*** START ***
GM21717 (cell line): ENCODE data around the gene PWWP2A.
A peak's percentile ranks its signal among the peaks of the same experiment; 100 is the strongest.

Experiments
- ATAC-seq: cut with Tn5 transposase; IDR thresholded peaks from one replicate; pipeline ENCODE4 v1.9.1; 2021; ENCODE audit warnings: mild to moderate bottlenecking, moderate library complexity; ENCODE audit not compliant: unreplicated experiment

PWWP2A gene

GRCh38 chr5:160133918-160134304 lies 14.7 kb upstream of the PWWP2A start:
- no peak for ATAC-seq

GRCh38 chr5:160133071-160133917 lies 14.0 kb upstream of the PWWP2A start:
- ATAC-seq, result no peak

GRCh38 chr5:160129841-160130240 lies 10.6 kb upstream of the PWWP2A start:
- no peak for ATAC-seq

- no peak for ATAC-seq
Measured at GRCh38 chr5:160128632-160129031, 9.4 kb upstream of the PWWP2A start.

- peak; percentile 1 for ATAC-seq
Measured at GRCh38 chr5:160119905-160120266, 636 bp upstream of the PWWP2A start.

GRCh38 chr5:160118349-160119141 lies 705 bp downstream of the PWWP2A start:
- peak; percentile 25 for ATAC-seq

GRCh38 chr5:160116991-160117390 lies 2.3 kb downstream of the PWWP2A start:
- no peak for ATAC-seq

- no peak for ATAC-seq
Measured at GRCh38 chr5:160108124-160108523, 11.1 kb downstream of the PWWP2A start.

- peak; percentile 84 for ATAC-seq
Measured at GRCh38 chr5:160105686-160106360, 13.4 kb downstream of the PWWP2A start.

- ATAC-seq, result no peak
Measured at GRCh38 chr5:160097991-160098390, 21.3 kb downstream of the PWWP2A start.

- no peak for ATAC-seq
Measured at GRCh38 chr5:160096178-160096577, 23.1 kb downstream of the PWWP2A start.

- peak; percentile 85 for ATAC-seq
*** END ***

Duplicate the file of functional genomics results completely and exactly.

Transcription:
GM21717 (cell line): ENCODE data around the gene PWWP2A.
A peak's percentile ranks its signal among the peaks of the same experiment; 100 is the strongest.

Experiments
- ATAC-seq: cut with Tn5 transposase; IDR thresholded peaks from one replicate; pipeline ENCODE4 v1.9.1; 2021; ENCODE audit warnings: mild to moderate bottlenecking, moderate library complexity; ENCODE audit not compliant: unreplicated experiment

PWWP2A gene

GRCh38 chr5:160133918-160134304 lies 14.7 kb upstream of the PWWP2A start:
- no peak for ATAC-seq

GRCh38 chr5:160133071-160133917 lies 14.0 kb upstream of the PWWP2A start:
- ATAC-seq, result no peak

GRCh38 chr5:160129841-160130240 lies 10.6 kb upstream of the PWWP2A start:
- no peak for ATAC-seq

- no peak for ATAC-seq
Measured at GRCh38 chr5:160128632-160129031, 9.4 kb upstream of the PWWP2A start.

- peak; percentile 1 for ATAC-seq
Measured at GRCh38 chr5:160119905-160120266, 636 bp upstream of the PWWP2A start.

GRCh38 chr5:160118349-160119141 lies 705 bp downstream of the PWWP2A start:
- peak; percentile 25 for ATAC-seq

GRCh38 chr5:160116991-160117390 lies 2.3 kb downstream of the PWWP2A start:
- no peak for ATAC-seq

- no peak for ATAC-seq
Measured at GRCh38 chr5:160108124-160108523, 11.1 kb downstream of the PWWP2A start.

- peak; percentile 84 for ATAC-seq
Measured at GRCh38 chr5:160105686-160106360, 13.4 kb downstream of the PWWP2A start.

- ATAC-seq, result no peak
Measured at GRCh38 chr5:160097991-160098390, 21.3 kb downstream of the PWWP2A start.

- no peak for ATAC-seq
Measured at GRCh38 chr5:160096178-160096577, 23.1 kb downstream of the PWWP2A start.

- peak; percentile 85 for ATAC-seq